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andBeyond!

:Beyond
To Psychohistory

the Annales

PatrickHalston

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History480
Dr. Baskerville
Dec.I I 1999
The difficultpart of writing apaper onthe Annales school of history is figuring outhowto

include Foucault in with historiansof the Annales school.There is an obvious way to do this:

simply borrow from Peter Burke the explanation that they both sharethree distinctive features,

including, a stresson collective attitudes;an emphasison unconsciousassumptions;and a

concern with structure of beliefs; or from Patrick Hutton that they are both concernedwith the

civilizing process. But a clue as to why this might be thelazy person'sapproach,is that Foucault

has come up many times before in earlier readingshaving nothing to do with the Annales, (in

particular, in discussionsabout post-modernismand desonstruction,but in othersas well) and is

referred to by scholarswho have something more than simply broadening our conceptionsof the

past in mind. Patrick Joyce,for example,has Foucaultin mind when he criticizes institutions

such as Oxford and Cambridge. Aletta Biersack,brings up Foucaultwhile discussingthe

hegemonicbattle with the global capitalistic system. My point is that Foucault's name comesup

when scholarsare not necessarilyconcernedwith the past at alI, but overtly concernedwith

overthrowing certain aspectsof our present.In this regard, Foucault can be read as anti-thetical

to the Annales school,especiallyif we find FrancoisFuret's analysisof this schoolpersuasive,

and perhapsbelongswith historianslike Carl Becker, in being bestunderstoodas a dramatic

challengeto the history professionitself. This essaywill tackle this question:Is Foucaultjust
'history' mansion,or is he a
anothercivilized tenantoccupying a room in a very big

barbarian/arsonistintent to burn it to the ground? And another:If Foucault is not allowed a

specialplace outsidehistoriographicaldivisions, commentingon all within, should we consider

allowing another scholar such aplace?


'history'
It is probably impreciseto characteize Foucaultas simply anotherroom in the

mansion, becauseit is an unfaithful characterizationof the way some historians have included

Foucault within historiography. Instead,we have Hutton who ends his essayon the Foucault

phenomenon:"The issue,therefore,is how historianswill reconciletheir newfound interestin

the puzzlesof rhetoric with their ongoing need to addressthe substantiveproblems that have

long servedas the stuff of history" (102). Hutton implies that Foucault is not'tacked' on to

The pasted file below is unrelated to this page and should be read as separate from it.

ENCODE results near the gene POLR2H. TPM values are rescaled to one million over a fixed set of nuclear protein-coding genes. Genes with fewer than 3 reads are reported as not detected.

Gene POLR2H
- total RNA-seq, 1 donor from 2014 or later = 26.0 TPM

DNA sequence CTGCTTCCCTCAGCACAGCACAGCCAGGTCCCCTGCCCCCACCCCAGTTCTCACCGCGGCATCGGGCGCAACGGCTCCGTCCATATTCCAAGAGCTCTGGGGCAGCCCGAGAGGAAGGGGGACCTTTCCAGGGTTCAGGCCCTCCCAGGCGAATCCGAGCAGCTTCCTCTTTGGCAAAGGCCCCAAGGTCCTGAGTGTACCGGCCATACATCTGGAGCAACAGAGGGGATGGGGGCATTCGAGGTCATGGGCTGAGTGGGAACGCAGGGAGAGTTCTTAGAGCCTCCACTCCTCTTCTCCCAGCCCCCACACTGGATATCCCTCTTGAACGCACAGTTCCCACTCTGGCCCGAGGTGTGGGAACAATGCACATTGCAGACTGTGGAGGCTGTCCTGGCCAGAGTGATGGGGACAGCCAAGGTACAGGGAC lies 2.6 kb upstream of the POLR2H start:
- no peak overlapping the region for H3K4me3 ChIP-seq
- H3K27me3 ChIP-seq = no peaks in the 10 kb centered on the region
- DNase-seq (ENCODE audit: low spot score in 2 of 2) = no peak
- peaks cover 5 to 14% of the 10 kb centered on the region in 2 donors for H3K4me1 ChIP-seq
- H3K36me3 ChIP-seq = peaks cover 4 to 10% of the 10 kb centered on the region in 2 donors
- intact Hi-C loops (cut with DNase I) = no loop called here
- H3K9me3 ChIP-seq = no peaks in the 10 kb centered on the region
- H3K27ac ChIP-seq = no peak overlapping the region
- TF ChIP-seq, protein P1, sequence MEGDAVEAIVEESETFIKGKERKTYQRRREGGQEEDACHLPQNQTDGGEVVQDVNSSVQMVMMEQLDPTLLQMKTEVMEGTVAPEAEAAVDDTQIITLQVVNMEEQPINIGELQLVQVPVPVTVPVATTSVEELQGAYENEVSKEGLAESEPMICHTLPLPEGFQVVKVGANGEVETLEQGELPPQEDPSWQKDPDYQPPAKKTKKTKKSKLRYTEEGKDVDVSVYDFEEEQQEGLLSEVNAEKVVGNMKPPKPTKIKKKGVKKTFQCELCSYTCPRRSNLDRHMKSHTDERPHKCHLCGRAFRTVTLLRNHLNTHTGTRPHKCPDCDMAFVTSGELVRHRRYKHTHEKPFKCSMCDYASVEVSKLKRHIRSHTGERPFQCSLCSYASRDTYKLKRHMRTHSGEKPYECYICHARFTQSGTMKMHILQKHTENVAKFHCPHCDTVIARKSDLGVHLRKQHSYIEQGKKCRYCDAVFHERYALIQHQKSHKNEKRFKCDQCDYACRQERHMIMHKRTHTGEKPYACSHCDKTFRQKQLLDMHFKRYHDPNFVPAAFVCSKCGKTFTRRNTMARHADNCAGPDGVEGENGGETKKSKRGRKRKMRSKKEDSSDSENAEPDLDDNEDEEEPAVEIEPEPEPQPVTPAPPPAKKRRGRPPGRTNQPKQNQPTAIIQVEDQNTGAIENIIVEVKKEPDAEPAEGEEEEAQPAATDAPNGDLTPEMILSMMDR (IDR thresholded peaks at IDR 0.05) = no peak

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historical studies(like a short chapterdevotedto minorities or women often is to books that

otherwise ignore them) but could infiltrate their studiesmore profoundly dependingon the

historian. For: "The style of the historian's inquiry as well as the quantity of data assembled
'room/mansion' metaphorbecauseof
determinesthe way it is rendered"(101). But, I chosethe

its associationwith Lawrence Stone and his attempt to transform what could be potentially

dangerousideologiesto the history professioninto oneswhich actually help give the profession

legitimacy.

If Foucault "has fonly] challengedus to questionour assumptionsand . . . provided us with

the method and tools of analysisto write a new, political history of culture"(46), as Patricia

O'Brien suggests,then he belongsin any discussionof the Annales school and the history of

mentalities. Hutton has charactenzedall historiansof mentalities,including Foucault,as having

"traced new routes upon the map of cultural history. They have visited subjectshitherto

unexplored,or never before treatedseriously"(257). Further,Foucaultis like the historiansof


'total' history", not merely a room in a
mentalitiesin that both provide "not merely an elementof
'oaperspectiveon the civilizing process"(257).
mansion,but somethingmore :

It is with the help of Furet that we can imagine irreconcilable differences between Foucault

and the Annales school. Furet doesnot specifically credit his insightsto Foucault,but he does
'mask' of truth, to seethe true face of power.
what Foucault encourages:to look beneaththe

Furet suggeststhat any attempt to seethe Annales school as a contribution to our understanding

of the past is a farce. Instead,"[h]aving been enticedout of its position as the soothsayerof

national destiny and prophet of human progress,history has studied the social sciencesonly the